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Role of Neoadjuvant Platinum-Based Therapy for TNBC

Panelists: Adam M. Brufsky, MD, PhD, University of Pittsburgh Cancer Institute; Michael Gnant, MD, Medical University of Vienna; Joyce A. OShaughnessy, MD, Baylor University Medical Center; Hope S. Rugo, MD, University of California San Francisco Helen Diller Family Comprehensive Cancer Center; Michael Untch, MD, Helios Klinikum Berlin-Buch
Published Online: Monday, Nov 13, 2017



Transcript: 

Adam M. Brufsky, MD, PhD: Where does carboplatin fit it? You’re presenting data on carboplatin, at least in the neoadjuvant setting, with these patients. Where does carboplatin fit into this?

Michael Untch, MD: We presented data on survival from the GeparSixto trial at this meeting. It was a neoadjuvant trial powered for pCR, but obviously we now have 5-year disease-free over survival data. We have a survival benefit in GeparSixto with the addition of platinum chemotherapy, but unfortunately, I have to confess that in the control arm, we didn’t take the alkylating agent, cyclophosphamide. Now we have done a similar trial in which Hope Rugo and myself were involved. The BrighTNess trial was presented at ASCO 2017. It was a positive trial for the addition of platinum, and it was not positive for the addition of veliparib, another PARP inhibitor, to platinum. So basically, the pCR as an endpoint could not be made better with the addition of veliparib in patients who had already a significant benefit for platinum.

In Germany now, as a national guideline for patients with triple-negative breast cancer, we use platinum on a routine basis in the neoadjuvant setting in addition to anthracycline and taxanes. I’m excited about all of the PARP inhibitors. I would not say which of the PARP inhibitors that are coming now or are already on the market is better or not, and it seems that I’m the only GI oncologist here at this table. I treat a lot of ovarian cancer patients. Now in ovarian cancer, PARP inhibition is one of the successful stories of the last few years. We have olaparib approved, and we have now neratinib approved from Tesaro. These 2 drugs make the natural history of this devastating disease very different. I have long-time responders of more than 2 years, with the addition of a PARP inhibitor in patients who otherwise would have died of their ovarian cancer.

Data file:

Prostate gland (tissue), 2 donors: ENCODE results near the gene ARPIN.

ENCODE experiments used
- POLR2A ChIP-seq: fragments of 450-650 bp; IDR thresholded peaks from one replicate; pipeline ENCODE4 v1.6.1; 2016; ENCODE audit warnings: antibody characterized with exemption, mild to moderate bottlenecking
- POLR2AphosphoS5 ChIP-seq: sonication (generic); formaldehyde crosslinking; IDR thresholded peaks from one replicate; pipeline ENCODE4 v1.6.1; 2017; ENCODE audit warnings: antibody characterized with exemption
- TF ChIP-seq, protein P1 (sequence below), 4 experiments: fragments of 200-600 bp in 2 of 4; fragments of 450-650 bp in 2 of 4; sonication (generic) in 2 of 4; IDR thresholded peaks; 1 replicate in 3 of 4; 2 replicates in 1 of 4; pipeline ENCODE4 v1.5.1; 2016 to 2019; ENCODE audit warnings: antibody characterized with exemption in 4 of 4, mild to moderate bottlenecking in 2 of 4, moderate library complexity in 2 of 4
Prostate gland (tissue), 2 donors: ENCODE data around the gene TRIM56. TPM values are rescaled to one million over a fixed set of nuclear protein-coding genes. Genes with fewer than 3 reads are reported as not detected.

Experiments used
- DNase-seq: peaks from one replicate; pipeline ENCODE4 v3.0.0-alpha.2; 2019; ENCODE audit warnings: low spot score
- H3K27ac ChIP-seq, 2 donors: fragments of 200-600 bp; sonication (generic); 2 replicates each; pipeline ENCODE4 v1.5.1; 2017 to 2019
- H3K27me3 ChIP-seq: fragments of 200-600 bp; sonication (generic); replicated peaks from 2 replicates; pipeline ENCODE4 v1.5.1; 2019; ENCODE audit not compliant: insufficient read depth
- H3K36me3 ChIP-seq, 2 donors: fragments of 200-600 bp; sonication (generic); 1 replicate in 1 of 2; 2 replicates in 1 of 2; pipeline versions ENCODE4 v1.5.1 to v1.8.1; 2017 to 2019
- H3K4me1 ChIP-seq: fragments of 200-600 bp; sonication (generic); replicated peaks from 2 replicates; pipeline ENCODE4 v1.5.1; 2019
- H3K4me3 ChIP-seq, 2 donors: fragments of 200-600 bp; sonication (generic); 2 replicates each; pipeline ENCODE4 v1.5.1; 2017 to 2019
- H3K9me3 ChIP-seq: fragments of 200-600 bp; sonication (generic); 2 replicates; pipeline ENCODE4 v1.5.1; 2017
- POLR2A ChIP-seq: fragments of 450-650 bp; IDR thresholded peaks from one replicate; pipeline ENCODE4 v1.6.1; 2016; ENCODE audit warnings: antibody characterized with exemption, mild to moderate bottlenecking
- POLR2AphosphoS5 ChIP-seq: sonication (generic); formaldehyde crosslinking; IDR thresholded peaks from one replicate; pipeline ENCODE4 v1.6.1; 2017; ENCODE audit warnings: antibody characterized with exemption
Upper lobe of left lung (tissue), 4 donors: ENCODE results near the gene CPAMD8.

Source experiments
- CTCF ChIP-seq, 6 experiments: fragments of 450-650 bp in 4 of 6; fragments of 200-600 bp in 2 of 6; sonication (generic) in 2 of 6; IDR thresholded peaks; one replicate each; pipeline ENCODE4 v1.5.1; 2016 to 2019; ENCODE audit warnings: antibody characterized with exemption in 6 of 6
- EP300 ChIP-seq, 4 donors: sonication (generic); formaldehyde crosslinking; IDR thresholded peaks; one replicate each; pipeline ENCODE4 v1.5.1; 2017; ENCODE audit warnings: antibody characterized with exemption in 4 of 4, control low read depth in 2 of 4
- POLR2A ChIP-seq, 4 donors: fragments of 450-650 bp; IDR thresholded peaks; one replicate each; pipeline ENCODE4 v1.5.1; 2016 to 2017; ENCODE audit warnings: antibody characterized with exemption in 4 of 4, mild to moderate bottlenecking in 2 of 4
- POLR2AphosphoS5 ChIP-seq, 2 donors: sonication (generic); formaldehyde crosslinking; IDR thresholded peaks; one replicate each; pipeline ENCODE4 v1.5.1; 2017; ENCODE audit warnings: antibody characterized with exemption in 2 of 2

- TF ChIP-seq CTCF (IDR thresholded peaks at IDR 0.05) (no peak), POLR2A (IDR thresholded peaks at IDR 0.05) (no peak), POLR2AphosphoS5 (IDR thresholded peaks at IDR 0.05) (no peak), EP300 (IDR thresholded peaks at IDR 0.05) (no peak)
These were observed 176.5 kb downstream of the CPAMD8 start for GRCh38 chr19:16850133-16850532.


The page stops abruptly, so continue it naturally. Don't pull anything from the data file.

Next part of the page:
Adam M. Brufsky, MD, PhD: That’s interesting. In ovarian cancer, though, you use it as consolidation, right?

Michael Untch, MD: As consolidation.

Adam M. Brufsky, MD, PhD: You use platinum-based therapy and then consolidation. Is that a strategy in breast cancer?

Michael Untch, MD: Joyce gave a very good example. It was an anecdotal example, but I liked this example because it fits in with the ovarian cancer story.

Michael Gnant, MD: This is what’s going to hopefully be, or actually is, on the way in the early breast cancer setting. In the adjuvant OLYMPIAD trial, this is what we did. I think it is clearly fascinating that we have been discussing a lot with luminal subtypes, catching up with HER2-positive disease. And finally, for triple-negative disease—we were more or less desperate for a decade or so—there is now innovation that’s going to benefit our patients. What I’m interested in is that it appears to be very clear for germline-mutated patients, but obviously there are other patients.

Adam M. Brufsky, MD, PhD: Who should benefit?

Michael Gnant, MD: We should recognize what test to use.

Adam M. Brufsky, MD, PhD: Who has BRCA mutations? Who is PARP-i7 high? What should we be using?

Hope S. Rugo, MD: Well that’s a problem.

Michael Gnant, MD: The potential of this is that it can probably expand, approximately double, the number of patients who can benefit from these innovative agents.

Adam M. Brufsky, MD, PhD: I have 1 question. I know it’s uncommon, but I’ve started to see a few somatic BRCA mutations. If you did a foundation or some next-generation sequencing and found a somatic mutation, would these drugs work? Would these agents work?

Michael Untch, MD: We have the experience from ovarian cancer, and it has been proven that patients who do not have a germline mutation, but have a somatic mutation, have an excellent response to this class of drugs.

Adam M. Brufsky, MD, PhD: So, we do have evidence from other diseases.

Michael Untch, MD: We have evidence.

Hope S. Rugo, MD: The niraparib trial showed that, but it’s such a different disease.

Michael Untch, MD: Again, it’s ovarian cancer, but let’s do some more clinical work, some more trials. I expect to see a very similar story in triple-negative breast cancer.